Written by Monica Page
There are three types of college students:
1. The totally lost: These are the students who signed up for college to figure out what they want to do with their lives. As of right now, that plan isn't functioning at its highest ability, because these people are still totally lost. This is not our focus today.
2. The people who are 100% prepared for the world: These are the students, who were preparing for their career path in the womb. Upon birth the first thing they did was pick up a text book describing how to become "insert career path here." Again, this is not our focus.
3. The people who know what to do, but have no idea how to do it: These are the students who are in the major they want, who know exactly what they want to do with their lives, but the path from point A to point B is an endless sludge of confusion.
For the people in the third group deciding your career path is equivalent to an undeclared student given a list of all the majors in the College of Arts and Sciences and being told to "choose one." Many people don't realize that although you are decided on what you want to major in and in the field you want to work in, actually deciding on a specific job and industry is an entirely different problem.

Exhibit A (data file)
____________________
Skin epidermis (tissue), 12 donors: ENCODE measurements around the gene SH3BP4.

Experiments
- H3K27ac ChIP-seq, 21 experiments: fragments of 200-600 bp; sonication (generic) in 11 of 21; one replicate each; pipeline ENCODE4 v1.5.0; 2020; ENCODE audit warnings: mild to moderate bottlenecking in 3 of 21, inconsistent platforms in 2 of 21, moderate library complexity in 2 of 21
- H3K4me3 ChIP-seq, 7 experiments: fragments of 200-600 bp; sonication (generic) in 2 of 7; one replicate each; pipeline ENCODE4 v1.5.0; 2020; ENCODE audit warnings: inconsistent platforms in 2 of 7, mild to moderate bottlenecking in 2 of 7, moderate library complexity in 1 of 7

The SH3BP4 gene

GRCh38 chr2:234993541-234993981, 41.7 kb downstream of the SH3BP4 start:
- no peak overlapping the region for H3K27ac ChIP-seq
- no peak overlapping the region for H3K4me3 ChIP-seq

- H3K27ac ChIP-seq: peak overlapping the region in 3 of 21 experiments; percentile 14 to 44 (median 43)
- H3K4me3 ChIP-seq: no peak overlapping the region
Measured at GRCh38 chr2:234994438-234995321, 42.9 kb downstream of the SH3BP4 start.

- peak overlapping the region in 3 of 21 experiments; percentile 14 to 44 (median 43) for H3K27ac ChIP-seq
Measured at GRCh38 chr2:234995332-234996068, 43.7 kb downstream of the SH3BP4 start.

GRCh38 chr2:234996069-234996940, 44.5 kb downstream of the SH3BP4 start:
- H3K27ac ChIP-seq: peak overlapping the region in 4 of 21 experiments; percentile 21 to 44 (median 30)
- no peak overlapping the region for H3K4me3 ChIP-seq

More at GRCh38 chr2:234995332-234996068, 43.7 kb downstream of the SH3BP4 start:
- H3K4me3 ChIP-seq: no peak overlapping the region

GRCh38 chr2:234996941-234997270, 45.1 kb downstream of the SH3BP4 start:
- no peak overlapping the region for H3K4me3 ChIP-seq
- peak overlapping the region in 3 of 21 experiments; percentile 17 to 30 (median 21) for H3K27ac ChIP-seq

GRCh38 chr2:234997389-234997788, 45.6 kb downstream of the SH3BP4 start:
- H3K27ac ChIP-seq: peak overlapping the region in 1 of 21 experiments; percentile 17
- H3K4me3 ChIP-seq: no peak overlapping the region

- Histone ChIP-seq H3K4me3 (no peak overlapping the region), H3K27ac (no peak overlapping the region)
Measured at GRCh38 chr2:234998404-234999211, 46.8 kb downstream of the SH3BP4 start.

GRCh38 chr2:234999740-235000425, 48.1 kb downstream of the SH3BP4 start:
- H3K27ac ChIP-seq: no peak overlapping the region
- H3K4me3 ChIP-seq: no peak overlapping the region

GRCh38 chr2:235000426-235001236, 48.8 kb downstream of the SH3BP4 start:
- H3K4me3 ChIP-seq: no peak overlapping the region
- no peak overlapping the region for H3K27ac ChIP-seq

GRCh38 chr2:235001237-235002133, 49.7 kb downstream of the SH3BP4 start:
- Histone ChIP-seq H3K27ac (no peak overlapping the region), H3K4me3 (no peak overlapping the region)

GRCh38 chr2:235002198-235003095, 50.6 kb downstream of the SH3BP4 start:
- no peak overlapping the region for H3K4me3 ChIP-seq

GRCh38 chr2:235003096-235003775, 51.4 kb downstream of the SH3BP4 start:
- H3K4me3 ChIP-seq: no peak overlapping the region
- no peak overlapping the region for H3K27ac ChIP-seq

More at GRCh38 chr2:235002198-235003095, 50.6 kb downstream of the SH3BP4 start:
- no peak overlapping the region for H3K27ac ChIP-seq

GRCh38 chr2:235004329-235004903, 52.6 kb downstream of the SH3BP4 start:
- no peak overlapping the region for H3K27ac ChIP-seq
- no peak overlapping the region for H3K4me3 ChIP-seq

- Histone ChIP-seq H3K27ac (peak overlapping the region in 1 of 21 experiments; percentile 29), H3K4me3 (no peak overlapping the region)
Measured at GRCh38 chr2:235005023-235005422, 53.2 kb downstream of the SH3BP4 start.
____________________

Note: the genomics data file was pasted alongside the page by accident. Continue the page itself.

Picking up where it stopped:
When I tell people what I want to do with my life they usually respond with, "How?" or "With what company?" An answer like, "Oh, I want to work in sports, but I don't know how or in what area" doesn't seem to compute with many people. Of course having a general idea of a future career path is a lot better than being totally lost, but at times it can be just as bad. Mixing personal confusion with the universal confusion of people who don't understand how you can not have your life planned out does not make life easier.
The best way to get out of this "career purgatory" is to just learn as much as you can about your field and attempt to apply your selected career path to an industry. Example: if you know for a fact you want to work in law, but are not clear on what type of law, take your interests and see what types of law are involved. Like music? Look into copyright law or perhaps law involving contracts between artists.
Too many times people don't know what they want to do, but they know for a fact what they don't want to do. This can be a double edged sword in that you not only limit yourself in available opportunities, but also discredit positions in which you may enjoy yourself. In college, you have the opportunity to have internships. Signing up for an internship is not signing a blood contract with a firm binding you for life with a company. An internship is meant to be a snapshot of a position in a chosen field. Take advantage of it.
So if you're lost, just look on the bright side: you're not TOTALLY lost and you haven't been preparing for your future from the womb. Being confused allows you to look at positions with a clear mind and experiment. Some things you'll like, some things you'll hate. It's better to take chances and discover the good, bad and weird, than remain pigeon holed in one position. If you're still upset about being in career purgatory, just stalk about the freshmen office in the College of Arts & Sciences, nine times out of ten they are all fifty times more confused than you.